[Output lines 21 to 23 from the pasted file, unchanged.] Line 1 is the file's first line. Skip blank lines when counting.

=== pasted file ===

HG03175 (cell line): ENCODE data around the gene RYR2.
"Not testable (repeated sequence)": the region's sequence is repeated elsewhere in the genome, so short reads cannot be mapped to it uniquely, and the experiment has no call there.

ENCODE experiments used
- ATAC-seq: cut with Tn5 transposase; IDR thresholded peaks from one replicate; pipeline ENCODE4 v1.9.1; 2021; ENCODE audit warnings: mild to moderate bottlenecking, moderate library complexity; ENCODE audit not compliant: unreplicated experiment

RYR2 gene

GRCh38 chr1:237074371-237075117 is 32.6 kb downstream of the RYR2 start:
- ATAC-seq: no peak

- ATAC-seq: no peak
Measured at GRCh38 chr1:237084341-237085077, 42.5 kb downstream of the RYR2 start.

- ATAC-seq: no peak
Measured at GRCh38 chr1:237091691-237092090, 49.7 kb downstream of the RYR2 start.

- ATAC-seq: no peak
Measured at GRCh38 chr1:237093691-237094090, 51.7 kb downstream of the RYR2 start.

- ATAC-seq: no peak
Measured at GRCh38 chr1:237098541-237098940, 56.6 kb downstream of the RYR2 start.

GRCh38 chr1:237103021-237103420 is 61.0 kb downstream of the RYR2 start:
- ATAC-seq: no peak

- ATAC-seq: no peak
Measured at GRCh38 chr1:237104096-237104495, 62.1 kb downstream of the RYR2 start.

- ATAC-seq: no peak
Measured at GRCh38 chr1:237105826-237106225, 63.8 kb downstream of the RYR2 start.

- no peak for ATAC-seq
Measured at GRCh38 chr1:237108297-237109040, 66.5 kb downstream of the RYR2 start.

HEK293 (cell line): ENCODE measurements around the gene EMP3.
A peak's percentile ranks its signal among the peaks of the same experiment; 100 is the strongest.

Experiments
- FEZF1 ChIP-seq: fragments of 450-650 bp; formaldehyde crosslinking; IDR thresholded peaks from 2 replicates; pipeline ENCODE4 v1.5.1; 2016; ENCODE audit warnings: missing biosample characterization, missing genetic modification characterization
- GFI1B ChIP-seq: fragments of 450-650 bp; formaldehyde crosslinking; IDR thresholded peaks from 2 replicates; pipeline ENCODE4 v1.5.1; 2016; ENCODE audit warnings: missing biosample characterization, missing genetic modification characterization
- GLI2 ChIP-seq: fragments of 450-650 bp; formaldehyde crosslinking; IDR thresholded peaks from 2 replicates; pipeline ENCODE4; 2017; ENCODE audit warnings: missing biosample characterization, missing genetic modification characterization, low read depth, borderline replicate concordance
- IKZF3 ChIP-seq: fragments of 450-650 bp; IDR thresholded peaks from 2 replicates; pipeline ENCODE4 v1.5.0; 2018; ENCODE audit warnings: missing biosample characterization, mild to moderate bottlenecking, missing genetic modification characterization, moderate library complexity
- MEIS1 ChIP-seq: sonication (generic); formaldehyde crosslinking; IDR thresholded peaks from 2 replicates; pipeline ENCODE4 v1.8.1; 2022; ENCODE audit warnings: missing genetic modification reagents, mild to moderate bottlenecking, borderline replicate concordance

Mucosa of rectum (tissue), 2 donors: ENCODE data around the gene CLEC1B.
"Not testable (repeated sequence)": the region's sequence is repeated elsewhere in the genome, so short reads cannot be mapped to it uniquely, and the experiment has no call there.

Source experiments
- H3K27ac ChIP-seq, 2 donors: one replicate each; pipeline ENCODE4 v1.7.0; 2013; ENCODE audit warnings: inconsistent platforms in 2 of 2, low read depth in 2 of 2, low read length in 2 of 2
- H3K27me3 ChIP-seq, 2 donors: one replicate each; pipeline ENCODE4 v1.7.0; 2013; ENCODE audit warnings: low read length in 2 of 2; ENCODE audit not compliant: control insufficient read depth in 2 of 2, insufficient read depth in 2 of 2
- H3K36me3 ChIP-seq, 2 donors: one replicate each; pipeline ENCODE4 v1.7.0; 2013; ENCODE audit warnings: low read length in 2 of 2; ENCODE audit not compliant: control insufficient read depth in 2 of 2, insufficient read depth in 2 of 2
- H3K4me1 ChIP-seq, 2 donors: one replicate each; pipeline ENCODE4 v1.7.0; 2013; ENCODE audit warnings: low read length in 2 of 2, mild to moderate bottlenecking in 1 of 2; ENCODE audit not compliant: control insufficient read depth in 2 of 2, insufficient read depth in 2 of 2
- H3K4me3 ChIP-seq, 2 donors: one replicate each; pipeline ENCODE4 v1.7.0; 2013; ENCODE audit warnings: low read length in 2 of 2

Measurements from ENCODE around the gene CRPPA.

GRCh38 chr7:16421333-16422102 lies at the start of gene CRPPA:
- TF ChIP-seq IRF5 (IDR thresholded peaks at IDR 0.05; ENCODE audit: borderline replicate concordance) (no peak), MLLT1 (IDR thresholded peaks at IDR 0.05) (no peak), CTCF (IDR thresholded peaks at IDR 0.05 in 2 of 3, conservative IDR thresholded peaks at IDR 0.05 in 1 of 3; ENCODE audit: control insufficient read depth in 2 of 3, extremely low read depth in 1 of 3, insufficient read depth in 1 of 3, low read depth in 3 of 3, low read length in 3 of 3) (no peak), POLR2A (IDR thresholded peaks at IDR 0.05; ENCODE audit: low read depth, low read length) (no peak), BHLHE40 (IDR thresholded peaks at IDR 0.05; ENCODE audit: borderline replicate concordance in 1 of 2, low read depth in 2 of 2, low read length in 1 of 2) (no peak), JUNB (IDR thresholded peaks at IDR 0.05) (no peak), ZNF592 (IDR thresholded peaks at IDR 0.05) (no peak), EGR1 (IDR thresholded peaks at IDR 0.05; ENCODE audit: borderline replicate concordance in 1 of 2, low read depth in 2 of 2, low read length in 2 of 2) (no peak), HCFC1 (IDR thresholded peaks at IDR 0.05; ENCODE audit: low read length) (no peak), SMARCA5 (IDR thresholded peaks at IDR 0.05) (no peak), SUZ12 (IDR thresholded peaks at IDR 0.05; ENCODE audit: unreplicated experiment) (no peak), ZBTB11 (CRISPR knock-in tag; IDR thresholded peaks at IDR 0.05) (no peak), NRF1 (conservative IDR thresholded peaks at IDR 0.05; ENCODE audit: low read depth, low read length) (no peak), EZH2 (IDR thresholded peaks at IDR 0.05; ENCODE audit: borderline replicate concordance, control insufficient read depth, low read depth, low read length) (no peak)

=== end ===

Measured at GRCh38 chr1:237105826-237106225, 63.8 kb downstream of the RYR2 start.

- no peak for ATAC-seq
Measured at GRCh38 chr1:237108297-237109040, 66.5 kb downstream of the RYR2 start.